The third generation: Fin Cullen
I was born in the 70s in Lancashire. The second of four kids, and the only girl…I was first-in- the-family to go to university. I saw university as an escape. I chose one as far as I could from the family home and saved all summer. After leaving home at eighteen, I never returned during holidays, and spent the vacations in the university city working as an office worker, a security guard and an usherette to fund my studies …
I became a feminist probably from the age of ten or eleven. By the age of twelve, I was writing to the editors of the now defunct Shocking Pink magazine asking to contribute. My father [a policeman] intercepted a missive from the radical feminist collective (based in a squat in Brixton) which somewhat thwarted my early dream of feminist journalism. By fifteen I was organizing a debating society at my school, on themes such as “Should page 3 be banned” and by eighteen I had read Valerie Solanas, Andrea Dworkin, Germaine Greer, Kate Millett, and happily introduced myself to a local feminist library … The feminist library and community centre in the large city I moved to was a bit of a shock to me as a small-town teenage feminist. I met women there who described themselves as “political lesbians” and afraid that I might be found out for dating a boy, I promptly had my hair cropped short, wore dungarees and big boots. …I tried to “pass” as gay throughout my first few years at university, fearful that my heterosexual relationship might somewhat destabilise my “authenticity” as a “true” feminist.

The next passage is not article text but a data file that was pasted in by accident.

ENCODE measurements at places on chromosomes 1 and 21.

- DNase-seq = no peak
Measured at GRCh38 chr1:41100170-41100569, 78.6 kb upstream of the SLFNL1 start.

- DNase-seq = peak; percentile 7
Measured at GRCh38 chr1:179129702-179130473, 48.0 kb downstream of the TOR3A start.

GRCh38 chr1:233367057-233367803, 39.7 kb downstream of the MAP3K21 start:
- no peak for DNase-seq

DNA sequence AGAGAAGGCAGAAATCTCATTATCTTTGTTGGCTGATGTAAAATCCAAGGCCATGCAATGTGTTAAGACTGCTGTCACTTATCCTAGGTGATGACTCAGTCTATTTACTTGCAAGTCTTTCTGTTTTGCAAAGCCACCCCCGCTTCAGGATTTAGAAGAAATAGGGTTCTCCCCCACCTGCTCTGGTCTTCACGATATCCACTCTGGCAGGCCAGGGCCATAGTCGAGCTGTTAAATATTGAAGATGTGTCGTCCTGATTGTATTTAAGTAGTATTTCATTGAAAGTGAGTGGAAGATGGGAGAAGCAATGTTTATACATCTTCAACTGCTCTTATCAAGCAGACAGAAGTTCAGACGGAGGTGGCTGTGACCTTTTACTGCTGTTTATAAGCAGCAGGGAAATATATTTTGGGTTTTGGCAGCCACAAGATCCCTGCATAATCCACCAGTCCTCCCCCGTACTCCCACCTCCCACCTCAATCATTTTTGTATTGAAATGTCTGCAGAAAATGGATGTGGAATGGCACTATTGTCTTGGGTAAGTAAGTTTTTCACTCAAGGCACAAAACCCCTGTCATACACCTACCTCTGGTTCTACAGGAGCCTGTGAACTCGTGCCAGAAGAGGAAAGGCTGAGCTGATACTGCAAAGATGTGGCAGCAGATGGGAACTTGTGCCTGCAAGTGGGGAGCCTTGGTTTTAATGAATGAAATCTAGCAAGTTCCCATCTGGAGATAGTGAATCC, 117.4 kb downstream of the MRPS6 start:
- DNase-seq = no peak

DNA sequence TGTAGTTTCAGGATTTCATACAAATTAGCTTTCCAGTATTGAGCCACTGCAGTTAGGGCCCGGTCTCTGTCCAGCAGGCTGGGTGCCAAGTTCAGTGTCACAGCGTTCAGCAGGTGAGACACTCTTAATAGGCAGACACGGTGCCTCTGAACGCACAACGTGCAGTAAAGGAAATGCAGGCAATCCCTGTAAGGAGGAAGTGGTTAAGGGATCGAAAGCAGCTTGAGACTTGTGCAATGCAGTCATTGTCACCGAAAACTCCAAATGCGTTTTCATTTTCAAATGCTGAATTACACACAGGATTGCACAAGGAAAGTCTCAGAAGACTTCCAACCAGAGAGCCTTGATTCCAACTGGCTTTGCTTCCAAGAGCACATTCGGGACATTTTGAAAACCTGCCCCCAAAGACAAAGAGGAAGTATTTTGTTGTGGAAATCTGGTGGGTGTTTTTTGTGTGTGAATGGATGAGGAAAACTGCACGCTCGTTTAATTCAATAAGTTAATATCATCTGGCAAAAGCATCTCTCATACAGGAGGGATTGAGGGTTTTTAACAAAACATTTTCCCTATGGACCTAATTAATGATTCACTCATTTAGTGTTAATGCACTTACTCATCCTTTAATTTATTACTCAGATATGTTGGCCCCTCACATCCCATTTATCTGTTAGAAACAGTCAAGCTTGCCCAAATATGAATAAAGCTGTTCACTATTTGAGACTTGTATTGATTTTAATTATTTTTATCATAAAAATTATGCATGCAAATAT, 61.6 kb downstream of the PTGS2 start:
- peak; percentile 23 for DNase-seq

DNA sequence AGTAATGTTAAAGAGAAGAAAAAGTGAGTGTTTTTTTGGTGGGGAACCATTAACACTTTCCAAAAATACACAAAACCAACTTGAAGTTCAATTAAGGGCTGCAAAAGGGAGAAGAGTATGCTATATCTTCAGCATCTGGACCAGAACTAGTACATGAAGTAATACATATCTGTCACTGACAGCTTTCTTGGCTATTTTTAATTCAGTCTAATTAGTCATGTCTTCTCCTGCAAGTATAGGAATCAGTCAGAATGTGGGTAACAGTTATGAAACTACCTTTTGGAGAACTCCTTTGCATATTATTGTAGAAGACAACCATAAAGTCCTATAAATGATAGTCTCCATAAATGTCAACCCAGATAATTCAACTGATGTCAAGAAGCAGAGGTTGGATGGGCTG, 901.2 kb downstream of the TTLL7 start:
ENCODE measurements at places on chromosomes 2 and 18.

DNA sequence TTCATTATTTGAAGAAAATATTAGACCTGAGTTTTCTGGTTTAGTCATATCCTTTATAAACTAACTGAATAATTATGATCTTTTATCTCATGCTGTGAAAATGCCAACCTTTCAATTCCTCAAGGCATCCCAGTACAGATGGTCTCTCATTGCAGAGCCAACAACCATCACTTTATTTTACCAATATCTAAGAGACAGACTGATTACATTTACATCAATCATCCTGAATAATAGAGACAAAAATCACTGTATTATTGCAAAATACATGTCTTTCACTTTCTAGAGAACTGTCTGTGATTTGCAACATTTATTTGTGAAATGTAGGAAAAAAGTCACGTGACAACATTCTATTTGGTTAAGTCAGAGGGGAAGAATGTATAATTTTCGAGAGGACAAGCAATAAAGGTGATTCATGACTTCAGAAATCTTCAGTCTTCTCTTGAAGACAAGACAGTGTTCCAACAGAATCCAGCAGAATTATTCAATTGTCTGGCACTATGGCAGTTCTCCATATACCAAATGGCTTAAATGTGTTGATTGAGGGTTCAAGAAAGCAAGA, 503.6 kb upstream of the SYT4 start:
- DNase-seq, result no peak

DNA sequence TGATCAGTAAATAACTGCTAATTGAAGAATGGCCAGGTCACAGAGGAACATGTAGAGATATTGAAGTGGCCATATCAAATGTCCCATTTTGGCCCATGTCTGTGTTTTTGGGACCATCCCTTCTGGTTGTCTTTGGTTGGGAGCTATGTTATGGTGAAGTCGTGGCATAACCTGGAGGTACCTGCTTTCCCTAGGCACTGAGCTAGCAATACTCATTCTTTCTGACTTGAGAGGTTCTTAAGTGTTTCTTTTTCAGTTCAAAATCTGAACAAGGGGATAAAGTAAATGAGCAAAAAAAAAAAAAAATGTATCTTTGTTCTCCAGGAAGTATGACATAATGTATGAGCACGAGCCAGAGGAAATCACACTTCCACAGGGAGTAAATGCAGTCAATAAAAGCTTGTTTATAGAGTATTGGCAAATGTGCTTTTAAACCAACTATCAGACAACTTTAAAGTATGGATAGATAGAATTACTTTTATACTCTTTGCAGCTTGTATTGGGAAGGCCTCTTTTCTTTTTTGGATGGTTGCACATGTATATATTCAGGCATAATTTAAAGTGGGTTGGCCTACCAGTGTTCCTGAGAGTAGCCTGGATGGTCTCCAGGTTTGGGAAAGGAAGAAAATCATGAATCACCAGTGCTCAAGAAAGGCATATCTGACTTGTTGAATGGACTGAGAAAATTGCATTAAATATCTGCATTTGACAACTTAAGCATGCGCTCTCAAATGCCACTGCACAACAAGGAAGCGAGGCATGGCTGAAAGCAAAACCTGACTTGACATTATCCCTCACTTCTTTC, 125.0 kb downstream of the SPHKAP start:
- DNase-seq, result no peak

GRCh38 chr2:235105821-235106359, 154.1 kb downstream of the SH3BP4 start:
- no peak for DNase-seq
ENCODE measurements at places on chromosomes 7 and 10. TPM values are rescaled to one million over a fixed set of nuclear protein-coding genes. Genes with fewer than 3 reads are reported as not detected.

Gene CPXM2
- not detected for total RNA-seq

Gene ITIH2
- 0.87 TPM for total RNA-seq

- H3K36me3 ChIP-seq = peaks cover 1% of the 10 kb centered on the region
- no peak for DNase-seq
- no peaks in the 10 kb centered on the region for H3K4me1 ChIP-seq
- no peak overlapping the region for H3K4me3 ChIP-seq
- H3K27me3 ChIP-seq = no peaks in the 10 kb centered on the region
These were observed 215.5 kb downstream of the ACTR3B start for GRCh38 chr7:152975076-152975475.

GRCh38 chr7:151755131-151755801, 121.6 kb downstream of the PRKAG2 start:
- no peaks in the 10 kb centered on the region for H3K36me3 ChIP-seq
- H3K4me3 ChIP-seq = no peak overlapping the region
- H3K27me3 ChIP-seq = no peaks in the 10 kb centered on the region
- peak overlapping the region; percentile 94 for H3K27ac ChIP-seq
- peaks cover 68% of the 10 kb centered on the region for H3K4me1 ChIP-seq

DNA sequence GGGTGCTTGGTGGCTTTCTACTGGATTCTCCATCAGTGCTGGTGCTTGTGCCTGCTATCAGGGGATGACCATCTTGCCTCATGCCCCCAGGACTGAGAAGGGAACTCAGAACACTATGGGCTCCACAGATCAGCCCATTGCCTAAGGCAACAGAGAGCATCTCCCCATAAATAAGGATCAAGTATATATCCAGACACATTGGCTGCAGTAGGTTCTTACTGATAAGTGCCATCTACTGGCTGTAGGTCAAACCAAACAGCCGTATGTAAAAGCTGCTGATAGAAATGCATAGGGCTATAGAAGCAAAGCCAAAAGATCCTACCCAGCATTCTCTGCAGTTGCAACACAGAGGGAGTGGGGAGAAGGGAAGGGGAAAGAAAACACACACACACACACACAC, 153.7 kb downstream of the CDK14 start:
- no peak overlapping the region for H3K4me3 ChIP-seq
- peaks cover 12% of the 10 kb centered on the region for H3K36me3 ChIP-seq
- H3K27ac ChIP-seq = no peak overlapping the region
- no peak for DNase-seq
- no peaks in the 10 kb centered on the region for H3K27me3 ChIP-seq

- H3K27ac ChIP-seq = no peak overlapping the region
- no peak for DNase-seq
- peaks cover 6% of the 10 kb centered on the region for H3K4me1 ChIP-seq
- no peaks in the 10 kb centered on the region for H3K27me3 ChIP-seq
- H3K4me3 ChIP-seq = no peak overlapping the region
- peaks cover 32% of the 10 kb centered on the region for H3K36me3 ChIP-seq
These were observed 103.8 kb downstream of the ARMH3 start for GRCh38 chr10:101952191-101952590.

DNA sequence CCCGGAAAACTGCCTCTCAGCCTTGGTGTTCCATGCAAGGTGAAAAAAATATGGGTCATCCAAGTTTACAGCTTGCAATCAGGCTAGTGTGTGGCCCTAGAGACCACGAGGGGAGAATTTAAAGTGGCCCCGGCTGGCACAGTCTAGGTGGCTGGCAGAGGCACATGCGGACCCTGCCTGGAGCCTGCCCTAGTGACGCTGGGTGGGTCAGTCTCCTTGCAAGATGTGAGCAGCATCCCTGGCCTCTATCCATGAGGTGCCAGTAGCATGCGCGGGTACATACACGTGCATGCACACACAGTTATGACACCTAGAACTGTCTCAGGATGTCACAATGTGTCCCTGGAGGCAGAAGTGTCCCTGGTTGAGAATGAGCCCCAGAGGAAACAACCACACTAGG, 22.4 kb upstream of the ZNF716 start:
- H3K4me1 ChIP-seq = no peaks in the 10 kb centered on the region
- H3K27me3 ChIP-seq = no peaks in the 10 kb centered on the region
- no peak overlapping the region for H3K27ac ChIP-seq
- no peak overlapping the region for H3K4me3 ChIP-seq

Of course, as my feminism developed it became more nuanced. I read more widely and peculiarly, it was my retreat from activism that gave me the space and air to deliberate and explore in a more thoughtful manner a broader range of issues from personal and sexual ethics, societies’ attitudes toward sex and women’s bodies, attitudes towards porn, to women’s position in the labour market… My professional background is very much tied up with the history of identity politics and an interplay between the theoretical, my practice and my activism is entirely possible.
My feminism for the most part has been largely self-sustaining. I grew up knowing few feminists in “real life”. Those I knew were in books, or by the time I reached my teens in the few feminist youth workers, and teachers I came across. My family have at various times been bemused, confused, irked, ashamed, surprised, and amused by my feminism. I think they saw it as a phase – a bit like dyeing your hair pink, when I was in my teens. My mother is of the “second wave” generation, but the women’s movement if it indeed ever indeed reached our town – didn’t seem to have made much of a splash in our circle. I do wonder what might have happened if my mum had attended a CR group rather than a Tupperware party in the lounge of a friend in the mid-70s … I like to imagine a more content life, although I am not sure feminism makes any of us more “content” …
Miriam David’s Feminism, Gender and Universities: Politics, Passion and Pedagogies is published by Ashgate Press in July 2014 (details available here). Thanks to the author and publisher for permission to reprint extracts from the book.